What is Prestige or Premium Pricing [Strategies & Examples]

Why do people pay more for a particular product in one store when they can get the same or a similar one cheaper elsewhere?

The answer is perception. 

People associate high prices with high quality and exclusivity. That’s where premium pricing comes into play. 

It is a pricing strategy that promises high value to the customer in exchange for a higher price for the product or service in question. 

In this article, we shall look at the definition of premium pricing, its psychology, when to use it, the pros and cons, and more.

What is Premium Pricing?

Premium or prestige pricing is a strategy businesses use to increase the perceived quality of their products or services. Setting a higher price point than competitors signals to the customers that they are buying something superior in value. 

This pricing strategy is typically used by brands that cater to a customer base seeking premium products. It is also used when a product has superior technology, higher material quality, or patented features. 

The idea behind prestige or premium pricing is to create an impression of exclusivity, luxury, and higher quality. By charging more, companies can signal that their product has greater worth than their rivals. 

Also, having higher prices often translates into better margins for business owners allowing them to invest more resources into their products and services, resulting in an improved customer experience and better future products. 

People Associate High Prices with Quality

When making a purchase, people want the best value for their hard-earned money. So they associate the high-priced option with the best quality. The belief is that since a product costs more, the manufacturer uses higher-quality materials and devotes more effort to designing it.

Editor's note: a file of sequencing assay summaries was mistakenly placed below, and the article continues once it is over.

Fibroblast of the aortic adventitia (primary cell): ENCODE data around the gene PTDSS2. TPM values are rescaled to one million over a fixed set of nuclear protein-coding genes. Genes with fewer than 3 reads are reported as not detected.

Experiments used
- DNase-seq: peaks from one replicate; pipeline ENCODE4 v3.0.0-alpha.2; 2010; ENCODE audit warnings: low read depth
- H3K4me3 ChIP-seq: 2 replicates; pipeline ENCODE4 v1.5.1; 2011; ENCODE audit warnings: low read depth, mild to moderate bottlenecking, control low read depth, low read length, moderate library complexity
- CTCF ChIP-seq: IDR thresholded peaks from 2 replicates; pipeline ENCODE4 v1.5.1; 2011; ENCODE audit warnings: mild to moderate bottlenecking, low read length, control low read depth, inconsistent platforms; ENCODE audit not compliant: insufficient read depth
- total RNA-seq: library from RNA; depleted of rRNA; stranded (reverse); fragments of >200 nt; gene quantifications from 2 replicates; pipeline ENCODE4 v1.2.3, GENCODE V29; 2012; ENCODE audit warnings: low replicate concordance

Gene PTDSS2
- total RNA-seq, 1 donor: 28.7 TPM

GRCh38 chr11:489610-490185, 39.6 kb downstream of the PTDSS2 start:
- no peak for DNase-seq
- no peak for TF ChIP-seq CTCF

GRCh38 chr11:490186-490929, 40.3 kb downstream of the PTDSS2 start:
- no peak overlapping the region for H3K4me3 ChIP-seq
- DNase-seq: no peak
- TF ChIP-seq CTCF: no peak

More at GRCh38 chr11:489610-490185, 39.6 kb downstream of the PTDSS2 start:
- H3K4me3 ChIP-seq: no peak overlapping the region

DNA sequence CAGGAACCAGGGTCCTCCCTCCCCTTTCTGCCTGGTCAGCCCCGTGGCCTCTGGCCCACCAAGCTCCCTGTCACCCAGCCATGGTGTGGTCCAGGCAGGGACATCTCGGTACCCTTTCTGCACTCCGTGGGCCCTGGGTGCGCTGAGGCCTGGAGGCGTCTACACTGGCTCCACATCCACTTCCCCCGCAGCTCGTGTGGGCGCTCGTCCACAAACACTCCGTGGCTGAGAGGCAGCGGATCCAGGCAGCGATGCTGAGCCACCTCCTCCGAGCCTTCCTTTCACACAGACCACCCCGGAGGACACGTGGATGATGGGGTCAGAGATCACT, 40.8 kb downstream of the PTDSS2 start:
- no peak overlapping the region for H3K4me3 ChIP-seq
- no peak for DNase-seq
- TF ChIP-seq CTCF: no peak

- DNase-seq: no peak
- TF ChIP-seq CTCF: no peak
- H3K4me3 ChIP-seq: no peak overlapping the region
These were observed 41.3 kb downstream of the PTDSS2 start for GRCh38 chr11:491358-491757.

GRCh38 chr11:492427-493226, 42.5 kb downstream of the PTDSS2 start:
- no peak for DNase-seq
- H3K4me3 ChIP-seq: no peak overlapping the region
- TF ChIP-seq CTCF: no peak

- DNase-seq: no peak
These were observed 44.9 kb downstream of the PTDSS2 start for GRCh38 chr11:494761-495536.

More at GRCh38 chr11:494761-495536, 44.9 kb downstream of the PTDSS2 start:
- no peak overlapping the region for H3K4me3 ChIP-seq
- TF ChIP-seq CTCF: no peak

Also, people often view higher prices as a sign of prestige or luxury, which can add to the item’s perceived value. 

Some consumers will prefer to spend $400 on a t-shirt if they think it is of better quality or from a designer brand, even though a similar one could be found for $45 elsewhere. For example, Mark Zuckerberg’s famous t-shirts may look simple but they cost between $300 – $400

Businesses use premium pricing strategies to differentiate from the competition and increase perceived value and sales. This can be seen with things like luxury cars or designer products, which have high prices but also a reputation for being made from excellent materials and craftsmanship. 

Consumers may not know the specifics about why these items cost so much, but they assume their price point guarantees a certain level of quality.

Advantages and Disadvantages of Premium Pricing


  • High-profit margin: This is the most obvious benefit of adopting this pricing strategy. Businesses with premium pricing strategies will have a higher profit margin. For example, Apple was the most profitable brand in 2022. They have loyal customers willing to pay a premium for their products.
  • Enhanced brand perception and value: An expensive product is usually part of a more robust marketing campaign that emphasizes your position as a high-end luxury brand. People expect such products to be pricey. Consumers will be happy to pay a premium price if your brand image matches the price tag. That’s why Apple can consistently raise the prices of new products over the years. 
  • Competitive advantage: Premium pricing helps companies fend off their competitors. The amount of money and energy put into advertising premium-brand goods makes it virtually impossible for new businesses to enter the market without investing the same amount.